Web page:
# Draw a triangulated sphere

How to draw a triangulated sphere such as the one below in Mathematica, without being restricted to these colors, but with a more uniform color (possibly with some shaded area), and with the background frame removed?

• Which version are you in? You can get this type of deal using the region functionality pretty easily. Mar 31, 2017 at 4:27
• Use Geodesate[] from the Polyhedron Operations package (Needs["PolyhedronOperations"]), or use the region discretization functionality on a Sphere[]. Mar 31, 2017 at 4:36
• @J.M. Problem with RegionDiscretize is the coloring. It's a bit of a pain to color each cell, last I remembered. I'm currently trying it with Lighting. Mar 31, 2017 at 4:37

If you're a) on 10+ and b) don't need this cells to truly be colored, you can try this:

mesh = DiscretizeRegion@Sphere[];

MeshRegion[mesh,
Lighting -> Sequence @@@ {
ConstantArray[{"Point", Red, {0, 0, 75}}, 2],
Map[{"Point", Yellow, Append[#, 0]} &,
CirclePoints[3., 6]
],
ConstantArray[{"Point", Blue, {0, 0, -75}}, 2]
},
MeshCellHighlight -> {{1, All} -> Black}

]


This is just tricking you into thinking it's colored using Lighting. I was too lazy to highlight each cell. It's possible to write code to color an arbitrary discretized surface at the cell level. I've done it, but it's more code than I want to post here and isn't thoroughly proof-read. If you need that I can dig it up from wherever it's hiding, though.

### Update

OP mentions in the comments that he's really interested in the triangulation. That's easily extracted as such:

triangulation =
With[{cds = MeshCoordinates@mesh},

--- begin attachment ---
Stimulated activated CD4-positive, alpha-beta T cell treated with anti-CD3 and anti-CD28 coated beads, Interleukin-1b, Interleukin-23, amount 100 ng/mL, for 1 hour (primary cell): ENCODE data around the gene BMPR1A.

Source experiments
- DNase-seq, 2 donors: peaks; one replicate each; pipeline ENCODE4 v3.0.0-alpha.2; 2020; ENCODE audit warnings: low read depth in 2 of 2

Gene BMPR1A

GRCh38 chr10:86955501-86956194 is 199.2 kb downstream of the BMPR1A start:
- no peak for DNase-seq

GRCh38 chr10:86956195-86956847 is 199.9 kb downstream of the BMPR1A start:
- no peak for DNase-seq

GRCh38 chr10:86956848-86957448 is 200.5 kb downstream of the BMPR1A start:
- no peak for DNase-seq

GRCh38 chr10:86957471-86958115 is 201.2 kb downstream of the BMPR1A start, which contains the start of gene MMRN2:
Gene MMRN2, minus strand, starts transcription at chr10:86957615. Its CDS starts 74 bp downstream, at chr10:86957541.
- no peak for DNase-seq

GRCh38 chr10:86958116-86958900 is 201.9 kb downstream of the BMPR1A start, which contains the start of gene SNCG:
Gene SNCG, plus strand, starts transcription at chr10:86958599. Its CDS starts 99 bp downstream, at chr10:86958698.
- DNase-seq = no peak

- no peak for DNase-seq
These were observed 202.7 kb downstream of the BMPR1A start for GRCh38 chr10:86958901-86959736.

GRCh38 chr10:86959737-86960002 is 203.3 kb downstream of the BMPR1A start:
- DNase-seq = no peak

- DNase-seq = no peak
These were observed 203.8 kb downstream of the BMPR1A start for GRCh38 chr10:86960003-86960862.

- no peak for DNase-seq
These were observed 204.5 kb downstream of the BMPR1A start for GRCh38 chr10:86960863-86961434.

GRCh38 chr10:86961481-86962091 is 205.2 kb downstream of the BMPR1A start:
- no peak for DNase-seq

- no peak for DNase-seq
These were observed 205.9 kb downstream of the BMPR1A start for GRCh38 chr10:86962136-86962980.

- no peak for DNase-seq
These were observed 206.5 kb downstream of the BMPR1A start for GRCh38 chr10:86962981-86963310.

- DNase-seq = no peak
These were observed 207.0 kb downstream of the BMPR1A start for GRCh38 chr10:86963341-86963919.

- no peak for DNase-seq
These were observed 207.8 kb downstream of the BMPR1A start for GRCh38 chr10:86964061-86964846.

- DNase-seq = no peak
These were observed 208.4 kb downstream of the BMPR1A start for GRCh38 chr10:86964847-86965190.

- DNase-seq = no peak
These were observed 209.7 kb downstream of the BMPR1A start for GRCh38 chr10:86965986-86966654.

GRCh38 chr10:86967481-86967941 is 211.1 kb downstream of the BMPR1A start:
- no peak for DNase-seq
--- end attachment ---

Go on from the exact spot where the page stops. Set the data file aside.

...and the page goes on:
MeshCells[mesh, 2] /. i_Integer :> cds[[i]]
];


And just to check that we pulled it out right:

triangulation // Graphics3D


• Thanks, but I hope to have the "triangulated" grid for the math purpose. (Not for the art purpose.) Mar 31, 2017 at 4:44
• @wonderich Then your life is much easier. Use MeshCoordinates. I'll post an addendum. Mar 31, 2017 at 4:45
• @wonderich Added. Mar 31, 2017 at 4:49
• +1 for Lighting.BTY,MeshCellHighlight -> {{1, All} -> Black} is more similar with OP
– yode
Mar 31, 2017 at 4:49
• @MB1965 thanks for lesson on Lighting +1 :) Mar 31, 2017 at 4:50

Perhaps,

r = DiscretizeRegion[Sphere[]];
pg = MeshPrimitives[r, 2];
Graphics3D[
pg /. Polygon[
u___] :> {ColorData["Rainbow"][
Rescale[Max[u[[All, 3]]], {-1, 1}]], Polygon[u]}, Axes -> True]


:

Manipulate[
r = BoundaryDiscretizeRegion[Ball[],
MaxCellMeasure -> {"Length" -> lg}, PrecisionGoal -> 0.01];
pg = MeshPrimitives[r, 2];
Graphics3D[
pg /. Polygon[
u___] :> {ColorData["Rainbow"][
Rescale[Max[u[[All, 3]]], {-1, 1}]], Polygon[u]},
Axes -> True], {lg, {0.1, 0.5, 1, 3}}]


• @ubpdqn Ahh. Of course. Going straight to the Graphics3D is much better. Mar 31, 2017 at 4:51

## Method One

mesh = DiscretizeRegion@Sphere[];
Graphics3D[Transpose[{ColorData["Rainbow"] /@
Rescale[Last /@ PropertyValue[{mesh, 2}, MeshCellCentroid]],
MeshPrimitives[mesh, 2]}]]


## Method two(Based on this comment)

mesh = DiscretizeRegion[Sphere[]];
SliceDensityPlot3D[z, mesh, {x, -1, 1}, {y, -1, 1}, {z, -1, 1},
ColorFunction -> "Rainbow"] /. _EdgeForm -> EdgeForm[Black]


### MB1965 tweaks to Method two:

mesh = DiscretizeRegion[Sphere[],
MaxCellMeasure -> {"Length" -> .35},
PrecisionGoal -> .01];
SliceDensityPlot3D[z,
mesh, {x, -1, 1}, {y, -1, 1}, {z, -1, 1},
ColorFunction -> "Rainbow",
FaceGrids ->
-IdentityMatrix[3],
AxesEdge -> {
{-1, 1},
{1, -1},
{1, -1}
},
Boxed -> False
] /. _EdgeForm -> EdgeForm[Black]


• @MB1965 Perfect.Sorry cannot upvote. :)
– yode
Mar 31, 2017 at 7:32
• I just realized we have three different ways Mathematica can do coloring on this page. This way here clearly uses layered textures, because there are gradients in the cells. The Lighting` way does colors in the rendering system. And the way @ubpqdn did it colors individual faces. Pretty cool for such a simple question. Mar 31, 2017 at 7:35